Dr Mike Esbester is a senior lecturer in history at Portsmouth. Mike’s research focuses on nineteenth- and twentieth-century Britain, particularly on the cultural history of safety, risk and accident prevention, and on the history of mobility
Working & Dying on the Railways
At 5.45am on 11 August 1913, steam locomotive fireman Charles Lock, an employee of the London, Brighton and South Coast Railway, clocked on as usual. His train arrived at Portsmouth Town station, now known as Portsmouth & Southsea, at 10.13am; 2 minutes later, whilst he was underneath the engine oiling it, another engine gently touched the train, moving it forwards slightly. Lock was caught in the locomotive’s mechanism and his left shoulder and back were injured. In that, he was fortunate; this was the sort of thing that often killed. Indeed, in 1913 alone nearly 30,000 railway employees were either injured or killed. This was the cost of keeping the railway system running, but the scale of the safety problem was largely unknown by the public – then, as now.
Aiming to recover some of these cases of work-related injury and death, ‘Railway Work, Life & Death’ is a new collaborative project devised and led by the History team’s Mike Esbester, in conjunction with the National Railway Museum, York (NRM). We’re using accident investigation reports, produced by the government-appointed Board of Trade’s railway inspectors between 1911 and 1915. These reports detail the circumstances surrounding accidents to railway workers, and tell us a fantastic amount about what it was like to work on the railways in the early years of the twentieth century – including how dangerous it was. They tell us what really happened to ordinary men and women responsible for keeping a key national industry running, how the railway companies viewed workplace deaths and injuries, and what role the state played in this area.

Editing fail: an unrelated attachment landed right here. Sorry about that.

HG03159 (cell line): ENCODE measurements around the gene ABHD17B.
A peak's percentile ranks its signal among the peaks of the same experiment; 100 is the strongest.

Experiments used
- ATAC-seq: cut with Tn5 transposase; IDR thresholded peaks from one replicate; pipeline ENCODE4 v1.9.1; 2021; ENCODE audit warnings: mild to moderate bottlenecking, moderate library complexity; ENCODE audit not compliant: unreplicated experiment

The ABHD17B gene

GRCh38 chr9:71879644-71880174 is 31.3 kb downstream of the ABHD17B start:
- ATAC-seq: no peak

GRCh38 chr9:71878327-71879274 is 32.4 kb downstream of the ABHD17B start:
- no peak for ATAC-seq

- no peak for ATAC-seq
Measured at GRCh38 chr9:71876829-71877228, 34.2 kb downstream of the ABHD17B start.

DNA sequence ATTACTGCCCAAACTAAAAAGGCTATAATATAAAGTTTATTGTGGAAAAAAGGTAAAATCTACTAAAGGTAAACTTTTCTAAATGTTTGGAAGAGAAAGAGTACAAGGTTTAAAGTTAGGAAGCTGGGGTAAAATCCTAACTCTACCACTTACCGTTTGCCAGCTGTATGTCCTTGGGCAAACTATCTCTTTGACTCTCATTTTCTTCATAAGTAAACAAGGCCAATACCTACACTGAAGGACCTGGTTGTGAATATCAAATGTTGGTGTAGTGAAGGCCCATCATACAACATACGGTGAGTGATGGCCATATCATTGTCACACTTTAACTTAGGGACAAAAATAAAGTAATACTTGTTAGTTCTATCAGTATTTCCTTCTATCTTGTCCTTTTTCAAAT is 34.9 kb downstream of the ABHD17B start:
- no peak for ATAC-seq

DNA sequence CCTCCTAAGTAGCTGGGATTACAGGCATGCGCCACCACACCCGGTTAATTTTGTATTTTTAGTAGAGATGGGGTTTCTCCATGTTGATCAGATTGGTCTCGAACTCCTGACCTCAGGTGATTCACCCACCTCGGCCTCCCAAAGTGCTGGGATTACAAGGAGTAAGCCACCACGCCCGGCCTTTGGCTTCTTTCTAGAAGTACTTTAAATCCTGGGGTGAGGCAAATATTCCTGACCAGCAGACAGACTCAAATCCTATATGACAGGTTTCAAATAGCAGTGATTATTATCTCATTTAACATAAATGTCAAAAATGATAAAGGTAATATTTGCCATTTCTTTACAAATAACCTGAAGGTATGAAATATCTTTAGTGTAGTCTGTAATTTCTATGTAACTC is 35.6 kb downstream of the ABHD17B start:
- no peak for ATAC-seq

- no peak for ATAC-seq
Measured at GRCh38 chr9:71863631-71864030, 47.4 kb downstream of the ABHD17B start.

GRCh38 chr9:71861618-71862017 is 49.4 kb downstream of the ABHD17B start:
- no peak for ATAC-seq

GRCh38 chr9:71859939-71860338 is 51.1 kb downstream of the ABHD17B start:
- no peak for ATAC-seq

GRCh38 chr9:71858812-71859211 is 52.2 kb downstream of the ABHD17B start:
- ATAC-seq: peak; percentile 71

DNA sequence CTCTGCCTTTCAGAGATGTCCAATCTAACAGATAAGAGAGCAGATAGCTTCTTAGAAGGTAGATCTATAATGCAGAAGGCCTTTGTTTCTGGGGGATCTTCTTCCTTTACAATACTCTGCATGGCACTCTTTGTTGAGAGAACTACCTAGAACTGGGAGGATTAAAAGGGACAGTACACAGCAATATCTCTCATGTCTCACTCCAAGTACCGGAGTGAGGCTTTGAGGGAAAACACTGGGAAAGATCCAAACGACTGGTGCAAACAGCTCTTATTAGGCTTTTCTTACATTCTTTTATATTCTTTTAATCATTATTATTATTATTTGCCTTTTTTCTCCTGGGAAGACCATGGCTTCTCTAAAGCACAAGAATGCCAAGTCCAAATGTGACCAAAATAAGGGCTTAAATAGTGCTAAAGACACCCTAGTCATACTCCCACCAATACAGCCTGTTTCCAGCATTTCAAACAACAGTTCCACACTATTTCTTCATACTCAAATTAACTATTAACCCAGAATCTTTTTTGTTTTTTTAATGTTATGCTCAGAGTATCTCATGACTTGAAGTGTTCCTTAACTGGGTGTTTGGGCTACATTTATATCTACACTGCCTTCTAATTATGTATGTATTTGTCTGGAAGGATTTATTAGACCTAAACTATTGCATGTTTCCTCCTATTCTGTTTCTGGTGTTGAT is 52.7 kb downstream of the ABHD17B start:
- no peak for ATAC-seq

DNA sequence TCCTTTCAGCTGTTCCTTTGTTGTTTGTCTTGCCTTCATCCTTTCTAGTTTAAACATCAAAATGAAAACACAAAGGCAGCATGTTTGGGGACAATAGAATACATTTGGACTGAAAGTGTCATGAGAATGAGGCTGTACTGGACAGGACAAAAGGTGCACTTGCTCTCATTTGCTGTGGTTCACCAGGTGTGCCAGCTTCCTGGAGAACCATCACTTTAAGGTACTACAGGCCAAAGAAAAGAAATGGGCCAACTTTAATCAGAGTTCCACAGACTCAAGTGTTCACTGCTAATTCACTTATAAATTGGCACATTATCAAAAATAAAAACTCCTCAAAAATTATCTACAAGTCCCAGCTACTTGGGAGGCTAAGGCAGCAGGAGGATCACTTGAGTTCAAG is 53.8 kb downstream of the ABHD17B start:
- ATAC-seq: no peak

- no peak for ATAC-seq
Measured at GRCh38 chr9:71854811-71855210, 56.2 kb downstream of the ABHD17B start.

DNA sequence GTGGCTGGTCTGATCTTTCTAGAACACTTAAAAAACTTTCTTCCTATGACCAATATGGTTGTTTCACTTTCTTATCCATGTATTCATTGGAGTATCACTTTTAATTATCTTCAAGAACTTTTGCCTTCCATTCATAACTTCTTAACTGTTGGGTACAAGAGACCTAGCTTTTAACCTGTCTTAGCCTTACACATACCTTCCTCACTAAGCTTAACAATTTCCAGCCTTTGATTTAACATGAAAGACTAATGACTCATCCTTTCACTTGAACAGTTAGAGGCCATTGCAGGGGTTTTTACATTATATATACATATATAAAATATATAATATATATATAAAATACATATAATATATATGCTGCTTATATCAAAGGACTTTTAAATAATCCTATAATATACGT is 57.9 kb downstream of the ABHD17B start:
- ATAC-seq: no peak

Until now these accident reports have been virtually unused, as they’re hard to get hold of, and the quantity is overwhelming: at the moment we don’t know exactly how many cases we’re looking at over the 5 year period covered by the project, but it’s likely to be around 3,000. To get through all of these reports, we’re working with a team of volunteers at the NRM – the project is an experiment in ‘crowd-sourcing’, harnessing the power and interest of the volunteers to work through material that would otherwise remain unexplored.
The project, which started at the end of 2016, has already attracted considerable interest from a range of audiences looking to make use of the data – family historians, rail enthusiasts, the current railway industry as well as academic historians. One great outcome will be that the resource detailing the accidents will be freely available, via the project website – this will provide a huge boost to making the worker accidents and those involved in them better known and understood.
Whilst this is a relatively small scale starting point, once we’ve demonstrated the potential we’re looking to extend it more formally, with external financial support and by bringing it into the Zooniverse fold. The bigger project will cover a much longer period, encompassing a huge variety of records relating to railway worker accidents, and covering tens of thousands of cases. This has huge potential to get people outside the university environment involved in and shaping the direction of important research, something Mike believes in and is pleased to be championing. At an individual level this means, as the work goes on, ordinary people like Charles Lock, who were injured or killed in the course of their employment on the railways, will once again be remembered.